- Ask yourself, if this story was about another company, would it still be interesting to me? Would I want to read this?
- Determine how this will support your brand image and key message. Think about which benefits you want to promote to your target customers.
- Decide who will be your media contact. This should be a reliable professional who can talk expertly with the media on the topic of the press release.
- Research the media and create a media file of contacts and information. Find out who wants to receive press releases, photographs, topics of interest, and deadlines and verify their contact information. Don’t rely on media directories for this information, as the information is often out-dated. Determine if a mailed press release is needed, or if e-mail contact is preferred. Some reporters prefer that you fill out an online form for calendar and event listings. You can find most of this information on the publication’s web site.
- Be sure to put the content of your press release on your company blog. Also post the information (in HTML, not as a .pdf file) on the online newsroom of your company’s web site.
When To Send a Press Release
- New hires and promotions (upper management or executive level only)
- Customer promotions, giveaways, special events, contests.
- New website, new customer benefits, services, features, or products
- New office location.
- Human interest story.
- New business partnership.
- Community service, donations.
- Milestone achievements, sales rankings, awards.
- Classes, seminars, and presentations, especially free workshops for the public.
- Truly different business model, best practice, or offering.
- Hot news topic, trend, or commentary.
- Statistics, reports, research findings, etc.
- Timely and useful tips for consumers, expert advice, seasonal advice.
Basic Information to Include
- For Immediate Release
- Media Contact: name, title, phone, email
- Dateline: city, state, and date of the release
- A headline — the title of the release (may be in all caps)
- Lead paragraph: most important information–who, what, when, where, why
- Body: important details, quotes
- Boiler-plate: last paragraph is the company’s positioning statement, location, website address, etc.
Press Release Format
- Be brief. Restrict your press release to one page, if possible.
- If your press release is longer than one page, write -MORE- at the bottom of each additional page, and -END- at the bottom of the last page.
- Number the pages, if more than one page.
- Double-spaced, 1 inch margins.
- Times Roman, 12 Pt.
- Send them in the body of an e-mail or on your company’s letterhead.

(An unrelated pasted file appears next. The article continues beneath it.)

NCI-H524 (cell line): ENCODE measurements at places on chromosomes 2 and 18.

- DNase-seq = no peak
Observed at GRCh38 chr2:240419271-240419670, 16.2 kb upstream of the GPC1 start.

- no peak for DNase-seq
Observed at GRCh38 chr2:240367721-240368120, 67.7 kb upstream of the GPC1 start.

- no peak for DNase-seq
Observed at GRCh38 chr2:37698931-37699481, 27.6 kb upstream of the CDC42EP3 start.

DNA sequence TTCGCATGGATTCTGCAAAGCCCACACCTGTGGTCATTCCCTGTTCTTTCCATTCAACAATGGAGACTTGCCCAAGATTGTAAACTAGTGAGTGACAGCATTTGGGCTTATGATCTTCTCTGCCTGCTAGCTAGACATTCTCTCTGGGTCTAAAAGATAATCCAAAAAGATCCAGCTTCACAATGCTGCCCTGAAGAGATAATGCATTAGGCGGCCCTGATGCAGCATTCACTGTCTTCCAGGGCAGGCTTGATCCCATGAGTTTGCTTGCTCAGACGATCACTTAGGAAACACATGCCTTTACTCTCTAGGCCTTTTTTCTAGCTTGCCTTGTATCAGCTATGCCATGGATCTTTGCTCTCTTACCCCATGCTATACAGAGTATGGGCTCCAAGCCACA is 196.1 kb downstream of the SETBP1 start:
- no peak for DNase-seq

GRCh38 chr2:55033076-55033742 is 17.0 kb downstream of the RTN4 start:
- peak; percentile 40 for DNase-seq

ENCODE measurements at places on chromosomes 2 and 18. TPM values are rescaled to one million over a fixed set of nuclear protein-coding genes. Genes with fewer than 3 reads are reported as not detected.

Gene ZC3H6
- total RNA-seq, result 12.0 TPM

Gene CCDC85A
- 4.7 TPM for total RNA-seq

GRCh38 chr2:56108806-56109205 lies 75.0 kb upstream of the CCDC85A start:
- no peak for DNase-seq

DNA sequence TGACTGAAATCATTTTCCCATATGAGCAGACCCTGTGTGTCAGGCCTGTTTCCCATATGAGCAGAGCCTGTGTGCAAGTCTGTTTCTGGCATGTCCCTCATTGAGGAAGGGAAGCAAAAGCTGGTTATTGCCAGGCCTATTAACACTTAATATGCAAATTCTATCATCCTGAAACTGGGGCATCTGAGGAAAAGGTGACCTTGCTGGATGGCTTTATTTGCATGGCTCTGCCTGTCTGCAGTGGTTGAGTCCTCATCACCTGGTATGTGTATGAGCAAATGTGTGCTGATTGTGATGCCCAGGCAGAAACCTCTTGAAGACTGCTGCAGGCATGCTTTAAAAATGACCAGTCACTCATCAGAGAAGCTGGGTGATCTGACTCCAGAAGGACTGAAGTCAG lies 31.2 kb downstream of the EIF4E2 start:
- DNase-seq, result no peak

- Write in a clear, objective, and journalistic style, avoiding hype and promotional language.
- Write -END- or # # # at the end of the press release.
Media Relations Tips
- Send out dozens of press releases to several reporters and editors at each publication.
- Expect the press release to be printed verbatim. A press release is not an advertisement.
- Send attachments, such as photographs, to reporters via e-mail. Let them know that photographs are available, however.
- Ask for a copy of the story if it comes out.
- Ask a reporter if he/she received your e-mail message or press release.
- Don’t say anything off the record. Assume anything you divulge will be published for all to see.
- Call when reporters are on deadline (if the paper is publishing on Thursday, don’t call on Tuesday).
- Send gifts of any kind to journalists.
- Read the publications to get a feel for the tone and content of the stories.
- Be friendly, professional, brief and polite whenever you speak with a journalist. Thank them for their time if you have a chance to speak with them, or compliment them on the story.
- Follow up with a phone call or email to see if you can provide any more information or an interview, but only for important stories (not class listings, new hires, etc.).
- Admit you don’t know the answer if you don’t but always offer to find out the answer and promise to get right back to the reporter. Always follow through on your promises.
- Have a press breakfast, special event, or online news conference if your story is huge and truly warrants special attention.
- Provide high quality graphics, photos, or charts, relevant statistics, or verifiable industry facts, with sources. Store these on your web page and let the reporters know they are available for downloading.
- Keep clippings of stories and include copies of your clippings in your press kit.
Mary Fletcher Jones is the co-owner of Fletcher Prince Communications http://www.fletcherprince.com a Washington, DC area creative agency offering public relations and marketing services. She is a member of Washington Women in Public Relations, the National Capital Chapter of the Public Relations Society of America, and the Independent PR Alliance.